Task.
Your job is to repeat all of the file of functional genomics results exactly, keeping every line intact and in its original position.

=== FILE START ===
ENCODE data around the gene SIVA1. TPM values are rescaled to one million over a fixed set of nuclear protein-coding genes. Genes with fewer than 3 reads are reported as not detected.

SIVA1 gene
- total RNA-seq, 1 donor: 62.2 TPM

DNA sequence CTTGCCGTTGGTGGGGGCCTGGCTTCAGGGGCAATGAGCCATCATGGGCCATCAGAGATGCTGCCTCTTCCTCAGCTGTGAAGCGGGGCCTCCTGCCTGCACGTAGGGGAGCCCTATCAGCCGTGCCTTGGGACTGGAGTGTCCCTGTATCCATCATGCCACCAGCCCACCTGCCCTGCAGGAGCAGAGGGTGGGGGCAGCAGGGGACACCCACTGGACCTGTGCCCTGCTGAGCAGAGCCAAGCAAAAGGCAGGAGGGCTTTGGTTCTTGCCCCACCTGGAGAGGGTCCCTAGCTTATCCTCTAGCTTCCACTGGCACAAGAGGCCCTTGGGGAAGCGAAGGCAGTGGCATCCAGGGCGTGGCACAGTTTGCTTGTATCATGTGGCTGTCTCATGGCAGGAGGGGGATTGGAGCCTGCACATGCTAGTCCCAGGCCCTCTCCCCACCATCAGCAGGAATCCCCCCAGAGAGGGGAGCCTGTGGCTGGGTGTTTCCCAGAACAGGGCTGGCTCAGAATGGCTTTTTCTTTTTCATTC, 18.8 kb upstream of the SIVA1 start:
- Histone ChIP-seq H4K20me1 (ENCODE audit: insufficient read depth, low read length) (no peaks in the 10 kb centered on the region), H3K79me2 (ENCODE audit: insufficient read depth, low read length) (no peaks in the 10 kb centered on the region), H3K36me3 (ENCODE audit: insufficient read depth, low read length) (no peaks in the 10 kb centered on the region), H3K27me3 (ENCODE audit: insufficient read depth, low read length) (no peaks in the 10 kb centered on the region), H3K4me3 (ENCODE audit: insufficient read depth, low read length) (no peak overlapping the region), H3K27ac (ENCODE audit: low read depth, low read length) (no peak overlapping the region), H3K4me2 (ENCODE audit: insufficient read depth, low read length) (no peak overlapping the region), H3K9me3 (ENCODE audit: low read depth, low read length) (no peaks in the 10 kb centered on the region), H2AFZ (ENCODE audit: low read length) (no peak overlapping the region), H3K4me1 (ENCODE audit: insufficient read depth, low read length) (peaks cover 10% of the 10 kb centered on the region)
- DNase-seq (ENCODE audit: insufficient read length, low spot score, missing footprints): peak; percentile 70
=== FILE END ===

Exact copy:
ENCODE data around the gene SIVA1. TPM values are rescaled to one million over a fixed set of nuclear protein-coding genes. Genes with fewer than 3 reads are reported as not detected.

SIVA1 gene
- total RNA-seq, 1 donor: 62.2 TPM

DNA sequence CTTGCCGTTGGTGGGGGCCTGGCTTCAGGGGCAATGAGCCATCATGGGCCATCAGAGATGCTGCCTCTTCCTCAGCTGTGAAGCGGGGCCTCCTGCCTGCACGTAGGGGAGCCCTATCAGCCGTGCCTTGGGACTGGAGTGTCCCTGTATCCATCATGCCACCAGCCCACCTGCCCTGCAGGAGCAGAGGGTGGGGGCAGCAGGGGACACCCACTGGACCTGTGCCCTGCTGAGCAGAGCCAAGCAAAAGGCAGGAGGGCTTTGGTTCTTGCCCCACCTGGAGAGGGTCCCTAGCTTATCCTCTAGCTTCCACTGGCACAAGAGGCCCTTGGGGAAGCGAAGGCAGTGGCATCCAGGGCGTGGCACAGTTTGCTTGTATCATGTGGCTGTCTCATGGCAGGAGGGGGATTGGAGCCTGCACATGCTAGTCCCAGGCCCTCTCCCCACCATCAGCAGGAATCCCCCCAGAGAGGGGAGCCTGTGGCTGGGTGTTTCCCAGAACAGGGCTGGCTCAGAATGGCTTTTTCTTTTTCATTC, 18.8 kb upstream of the SIVA1 start:
- Histone ChIP-seq H4K20me1 (ENCODE audit: insufficient read depth, low read length) (no peaks in the 10 kb centered on the region), H3K79me2 (ENCODE audit: insufficient read depth, low read length) (no peaks in the 10 kb centered on the region), H3K36me3 (ENCODE audit: insufficient read depth, low read length) (no peaks in the 10 kb centered on the region), H3K27me3 (ENCODE audit: insufficient read depth, low read length) (no peaks in the 10 kb centered on the region), H3K4me3 (ENCODE audit: insufficient read depth, low read length) (no peak overlapping the region), H3K27ac (ENCODE audit: low read depth, low read length) (no peak overlapping the region), H3K4me2 (ENCODE audit: insufficient read depth, low read length) (no peak overlapping the region), H3K9me3 (ENCODE audit: low read depth, low read length) (no peaks in the 10 kb centered on the region), H2AFZ (ENCODE audit: low read length) (no peak overlapping the region), H3K4me1 (ENCODE audit: insufficient read depth, low read length) (peaks cover 10% of the 10 kb centered on the region)
- DNase-seq (ENCODE audit: insufficient read length, low spot score, missing footprints): peak; percentile 70